I suggest going with one or two moving blankets, because it’s the easiest and most affordable material. Plus, it looks pretty nice. But don’t get just any moving blanket. Get the heaviest one available. And that’s the Supreme Mover blanket.
You can get even better sound blocking quality by using two blankets instead of one. To hang it on the door, use a few tacks or nails. You might need to make a hole for the door handle as well. This can be done easily with regular scissors.
Want to read more tips? Check out my full door soundproofing guide.
Hang a noise-blocking curtain on the window
I’ve covered the best window soundproofing methods already. But I’ll cut it short by sharing my favorite method – hanging noise blocking curtains on the window.
Unlike those basic, light curtains that get moved by the slightest breeze, noise-blocking curtains are much heavier and they provide excellent sound and thermal insulation.
To hang them on the window, you’ll just need a curtain rod. If you’re dealing with a lot of noise, you might want to install a double curtain rod instead. This will allow you to hang two curtains on the same rod and you’ll get a double noise barrier as a result.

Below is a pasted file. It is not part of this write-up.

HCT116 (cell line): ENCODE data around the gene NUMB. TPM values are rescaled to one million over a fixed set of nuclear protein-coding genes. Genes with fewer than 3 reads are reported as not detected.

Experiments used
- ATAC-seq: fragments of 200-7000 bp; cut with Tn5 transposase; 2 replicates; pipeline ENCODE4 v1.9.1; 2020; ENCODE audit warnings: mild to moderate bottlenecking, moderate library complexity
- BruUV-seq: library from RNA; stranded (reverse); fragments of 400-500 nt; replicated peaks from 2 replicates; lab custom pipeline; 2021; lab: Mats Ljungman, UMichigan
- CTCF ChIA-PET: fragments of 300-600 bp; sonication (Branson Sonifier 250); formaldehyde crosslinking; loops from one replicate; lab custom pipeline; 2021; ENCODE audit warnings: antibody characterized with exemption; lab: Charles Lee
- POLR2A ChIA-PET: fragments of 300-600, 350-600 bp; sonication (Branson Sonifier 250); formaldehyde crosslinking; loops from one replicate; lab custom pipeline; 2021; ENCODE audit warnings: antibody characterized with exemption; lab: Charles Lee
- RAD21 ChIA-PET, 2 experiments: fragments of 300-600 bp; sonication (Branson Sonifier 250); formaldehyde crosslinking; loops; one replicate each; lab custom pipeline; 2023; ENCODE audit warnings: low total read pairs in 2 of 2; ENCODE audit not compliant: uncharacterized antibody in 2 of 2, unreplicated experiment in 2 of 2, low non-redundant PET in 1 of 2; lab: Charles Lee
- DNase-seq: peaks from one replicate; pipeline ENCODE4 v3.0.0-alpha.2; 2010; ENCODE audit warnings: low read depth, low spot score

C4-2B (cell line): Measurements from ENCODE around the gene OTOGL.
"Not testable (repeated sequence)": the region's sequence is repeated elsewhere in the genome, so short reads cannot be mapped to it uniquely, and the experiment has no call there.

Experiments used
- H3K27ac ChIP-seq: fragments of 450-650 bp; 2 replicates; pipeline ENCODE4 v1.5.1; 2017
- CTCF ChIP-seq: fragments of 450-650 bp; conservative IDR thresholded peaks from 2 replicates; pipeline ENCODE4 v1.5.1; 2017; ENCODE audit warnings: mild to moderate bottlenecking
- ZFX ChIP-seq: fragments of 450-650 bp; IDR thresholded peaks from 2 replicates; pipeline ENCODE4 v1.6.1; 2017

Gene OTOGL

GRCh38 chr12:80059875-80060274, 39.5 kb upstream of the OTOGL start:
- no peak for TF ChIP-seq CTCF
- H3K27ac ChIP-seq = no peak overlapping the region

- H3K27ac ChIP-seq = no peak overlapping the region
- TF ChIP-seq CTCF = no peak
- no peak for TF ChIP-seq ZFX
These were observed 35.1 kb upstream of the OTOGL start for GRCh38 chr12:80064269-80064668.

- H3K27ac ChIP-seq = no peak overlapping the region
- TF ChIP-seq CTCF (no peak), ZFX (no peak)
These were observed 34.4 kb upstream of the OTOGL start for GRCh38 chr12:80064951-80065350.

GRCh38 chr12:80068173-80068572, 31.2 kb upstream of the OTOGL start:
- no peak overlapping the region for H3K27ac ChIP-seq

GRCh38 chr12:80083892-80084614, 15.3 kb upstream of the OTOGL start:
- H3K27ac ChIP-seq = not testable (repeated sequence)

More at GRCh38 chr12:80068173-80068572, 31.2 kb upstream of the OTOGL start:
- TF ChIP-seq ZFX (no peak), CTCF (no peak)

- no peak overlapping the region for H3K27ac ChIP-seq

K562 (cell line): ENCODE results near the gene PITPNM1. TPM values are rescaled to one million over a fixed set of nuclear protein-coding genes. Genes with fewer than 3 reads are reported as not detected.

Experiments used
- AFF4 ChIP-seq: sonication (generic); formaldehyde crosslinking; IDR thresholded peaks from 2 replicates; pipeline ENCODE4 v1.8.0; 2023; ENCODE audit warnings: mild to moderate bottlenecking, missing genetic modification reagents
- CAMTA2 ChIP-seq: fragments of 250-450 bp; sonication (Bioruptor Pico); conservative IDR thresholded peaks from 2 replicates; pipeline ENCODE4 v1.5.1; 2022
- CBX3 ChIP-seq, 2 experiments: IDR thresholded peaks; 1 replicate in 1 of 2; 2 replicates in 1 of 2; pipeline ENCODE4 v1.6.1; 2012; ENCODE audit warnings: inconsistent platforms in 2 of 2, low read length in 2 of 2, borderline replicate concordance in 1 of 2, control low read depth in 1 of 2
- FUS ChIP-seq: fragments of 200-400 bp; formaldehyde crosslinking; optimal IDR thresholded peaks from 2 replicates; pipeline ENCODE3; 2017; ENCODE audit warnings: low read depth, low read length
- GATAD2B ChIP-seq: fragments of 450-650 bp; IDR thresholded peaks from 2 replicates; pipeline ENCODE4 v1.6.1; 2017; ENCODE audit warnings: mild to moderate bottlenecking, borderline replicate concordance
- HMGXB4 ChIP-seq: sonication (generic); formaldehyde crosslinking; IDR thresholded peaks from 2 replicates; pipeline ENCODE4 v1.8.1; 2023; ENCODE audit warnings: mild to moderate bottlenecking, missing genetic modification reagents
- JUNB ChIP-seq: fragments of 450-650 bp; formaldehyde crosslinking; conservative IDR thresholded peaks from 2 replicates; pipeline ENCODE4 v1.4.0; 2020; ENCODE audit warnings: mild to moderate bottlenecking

I also suggest hanging longer curtains like the Nicetown curtains that I got for my bedroom a year ago. The more of the window area they can cover the better.
Soundproof the walls and ceiling
Many people install an additional layer of drywall for better sound and thermal insulation. But if your room is small enough already, there are better options available.
If you can reach the wall studs, it’s best to place rockwool sheets between the studs. By covering those large empty areas in the wall you can seriously reduce noise. Another great option is to install mass loaded vinyl on the studs with screws and/or nails.
If you can’t reach the wall studs and you don’t want to reconstruct the wall, then I suggest using one of these other options:
- You can hang moving blankets on the wall just like you did on the door. Supreme Mover blankets will do a good job at blocking noise and will also drastically improve the acoustics in the room.
- Another option is to hang soundproofing panels. Go with the heavy stuff that is designed for soundproofing, not just for reducing echo. The best example are the soundproof panels by Burton Acoustix. You can use hanging strips to hang panels on the wall without causing any damage to its surface. Usually two strips are needed to stick the panel. These strips are really effective, because they’re made for hanging large, heavy paintings indefinitely.